Democracy In America

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Democracy in America

Democracy in America


Democracy is an ancient Greek word meaning the rule (kratos) of the people (demos). It refers primarily to a form of government in which political decisions are made by a majority of the citizens (direct democracy) or their elected representatives (representative democracy). Democracy also signifies a country, society, or culture that possesses or tends toward a democratic form of government. Thus one might say that the future states of America knew democracy before officially gaining independence from the British Empire. Varieties of democracy and of democratic theory abound, but a remarkable consensus exists as to the value of democracy: To call a country democratic today is virtually synonymous with saying its government is legitimate. Since World War II, almost all countries, however authoritarian, have called themselves democratic and have held elections—even if fraudulent—to maintain this reputation. This paper discusses American Democracy.

American Democracy

Equality, rights, citizenship, toleration, participation. Democracy should be a word familiar to most, but it is a concept still misused and misunderstood to this day. Democracy is defined as government by the people in which the supreme power is vested in the people and exercised directly by them or by their elected agents under a free electoral system.In the words of Abraham Lincoln, democracy is a government "of the people, by the people, and for the people. Freedom and democracy are often used as one, but are not synonyms. Democracy is indeed a set of ideas and principles about freedom, but also consists of a set of practices and procedures that identify constitutional government, human rights, and equality before the law. Nevertheless, the idea of democracy has provoked some of history's most profound explanations of human will and intellect, like Thomas Jefferson's Declaration of Independence in 1776. Democracy was a growing idea to the thirteen English colonies in America during the eighteenth century. By examining the changes in politics, religion, property distribution, and social structure in Wethersfield, Connecticut between 1750-1780, one can see the growing reality of democracy, which swept through American society, but also a few impediments to that growth(Storing 1990 ).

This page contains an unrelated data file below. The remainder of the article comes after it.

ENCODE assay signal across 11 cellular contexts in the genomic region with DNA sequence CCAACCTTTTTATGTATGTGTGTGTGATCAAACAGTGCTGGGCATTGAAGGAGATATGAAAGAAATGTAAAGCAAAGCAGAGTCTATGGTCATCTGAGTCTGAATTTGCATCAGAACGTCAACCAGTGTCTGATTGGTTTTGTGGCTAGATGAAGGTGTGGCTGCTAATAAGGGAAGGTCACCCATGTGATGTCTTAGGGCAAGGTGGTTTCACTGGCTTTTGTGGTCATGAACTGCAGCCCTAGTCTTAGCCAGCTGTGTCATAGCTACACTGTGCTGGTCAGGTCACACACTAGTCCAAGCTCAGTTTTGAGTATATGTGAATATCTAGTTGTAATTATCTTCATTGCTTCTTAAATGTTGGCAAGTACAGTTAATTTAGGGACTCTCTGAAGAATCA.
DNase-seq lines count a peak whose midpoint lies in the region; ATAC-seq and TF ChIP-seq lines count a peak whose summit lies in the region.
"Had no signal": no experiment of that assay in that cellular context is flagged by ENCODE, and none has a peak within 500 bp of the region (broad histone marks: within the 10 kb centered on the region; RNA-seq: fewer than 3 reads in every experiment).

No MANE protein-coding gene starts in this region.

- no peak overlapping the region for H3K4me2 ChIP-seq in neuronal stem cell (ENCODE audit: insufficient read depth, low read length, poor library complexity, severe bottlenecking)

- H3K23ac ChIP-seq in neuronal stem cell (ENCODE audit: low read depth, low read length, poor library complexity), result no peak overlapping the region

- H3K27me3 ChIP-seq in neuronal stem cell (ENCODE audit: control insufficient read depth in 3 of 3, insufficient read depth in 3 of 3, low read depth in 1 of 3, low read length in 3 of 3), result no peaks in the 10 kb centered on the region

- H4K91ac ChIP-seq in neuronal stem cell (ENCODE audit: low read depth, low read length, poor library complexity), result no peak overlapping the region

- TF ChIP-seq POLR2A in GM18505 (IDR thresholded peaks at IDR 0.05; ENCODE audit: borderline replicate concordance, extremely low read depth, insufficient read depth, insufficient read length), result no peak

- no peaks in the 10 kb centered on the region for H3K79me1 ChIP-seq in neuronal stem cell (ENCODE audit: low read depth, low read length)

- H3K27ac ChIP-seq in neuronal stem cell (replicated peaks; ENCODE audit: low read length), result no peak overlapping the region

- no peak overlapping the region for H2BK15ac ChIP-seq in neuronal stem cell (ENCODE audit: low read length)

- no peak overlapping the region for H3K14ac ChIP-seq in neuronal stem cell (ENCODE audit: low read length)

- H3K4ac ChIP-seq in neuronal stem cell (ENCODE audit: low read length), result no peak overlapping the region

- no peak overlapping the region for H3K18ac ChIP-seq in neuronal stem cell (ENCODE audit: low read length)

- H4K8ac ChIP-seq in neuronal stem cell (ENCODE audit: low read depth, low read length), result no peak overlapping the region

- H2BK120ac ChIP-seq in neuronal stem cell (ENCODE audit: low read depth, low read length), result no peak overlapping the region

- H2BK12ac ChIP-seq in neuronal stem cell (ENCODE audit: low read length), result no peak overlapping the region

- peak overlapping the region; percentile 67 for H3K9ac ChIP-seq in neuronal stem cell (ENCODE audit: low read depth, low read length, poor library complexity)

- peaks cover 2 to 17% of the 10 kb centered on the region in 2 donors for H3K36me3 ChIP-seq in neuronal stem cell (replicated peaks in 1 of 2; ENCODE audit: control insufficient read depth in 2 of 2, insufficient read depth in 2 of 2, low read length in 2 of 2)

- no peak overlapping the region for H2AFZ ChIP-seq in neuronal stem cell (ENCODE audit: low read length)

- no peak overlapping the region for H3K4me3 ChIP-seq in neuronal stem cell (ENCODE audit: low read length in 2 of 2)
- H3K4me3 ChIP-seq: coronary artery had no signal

Democracies come in different forms, and the parliamentary democracies that govern Europe appear to have been less successful at controlling the size of government than American democracy because interest groups can wield more influence in parliamentary systems. Although every nation is different in its particulars, in parliamentary democracies, parties choose who will represent them in elections, in contrast to the system that prevails in the United States, where anyone can run for office. Additionally, voters in parliamentary systems almost always vote for parties, rather than individual candidates. After parliamentary elections, the winners form a government that has control over legislation as long as it remains in power. Because the parties choose representatives in parliamentary systems, representatives vote the party line and do not have the independence to vote against the party position, unlike in the United States (Knight Johnson 1999 ). As a result, interest groups have more influence ...
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